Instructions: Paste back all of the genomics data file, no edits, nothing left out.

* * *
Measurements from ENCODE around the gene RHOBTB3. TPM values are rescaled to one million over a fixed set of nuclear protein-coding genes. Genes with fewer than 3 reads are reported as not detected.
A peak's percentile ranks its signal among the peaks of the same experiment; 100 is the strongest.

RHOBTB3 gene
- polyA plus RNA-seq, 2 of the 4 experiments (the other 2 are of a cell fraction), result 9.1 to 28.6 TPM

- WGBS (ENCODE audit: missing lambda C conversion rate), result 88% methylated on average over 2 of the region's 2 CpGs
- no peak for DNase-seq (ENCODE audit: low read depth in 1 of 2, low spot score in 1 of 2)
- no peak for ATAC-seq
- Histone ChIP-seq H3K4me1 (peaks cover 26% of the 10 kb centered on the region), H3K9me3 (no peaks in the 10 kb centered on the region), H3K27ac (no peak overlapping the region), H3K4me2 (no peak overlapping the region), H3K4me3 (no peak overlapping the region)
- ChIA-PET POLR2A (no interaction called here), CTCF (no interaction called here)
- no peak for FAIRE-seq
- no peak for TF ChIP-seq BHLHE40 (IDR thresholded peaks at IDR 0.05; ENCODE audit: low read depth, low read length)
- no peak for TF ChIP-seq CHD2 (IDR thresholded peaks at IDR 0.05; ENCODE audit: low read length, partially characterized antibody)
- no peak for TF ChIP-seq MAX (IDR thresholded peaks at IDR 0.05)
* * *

Measurements from ENCODE around the gene RHOBTB3. TPM values are rescaled to one million over a fixed set of nuclear protein-coding genes. Genes with fewer than 3 reads are reported as not detected.
A peak's percentile ranks its signal among the peaks of the same experiment; 100 is the strongest.

RHOBTB3 gene
- polyA plus RNA-seq, 2 of the 4 experiments (the other 2 are of a cell fraction), result 9.1 to 28.6 TPM

- WGBS (ENCODE audit: missing lambda C conversion rate), result 88% methylated on average over 2 of the region's 2 CpGs
- no peak for DNase-seq (ENCODE audit: low read depth in 1 of 2, low spot score in 1 of 2)
- no peak for ATAC-seq
- Histone ChIP-seq H3K4me1 (peaks cover 26% of the 10 kb centered on the region), H3K9me3 (no peaks in the 10 kb centered on the region), H3K27ac (no peak overlapping the region), H3K4me2 (no peak overlapping the region), H3K4me3 (no peak overlapping the region)
- ChIA-PET POLR2A (no interaction called here), CTCF (no interaction called here)
- no peak for FAIRE-seq
- no peak for TF ChIP-seq BHLHE40 (IDR thresholded peaks at IDR 0.05; ENCODE audit: low read depth, low read length)
- no peak for TF ChIP-seq CHD2 (IDR thresholded peaks at IDR 0.05; ENCODE audit: low read length, partially characterized antibody)
- no peak for TF ChIP-seq MAX (IDR thresholded peaks at IDR 0.05)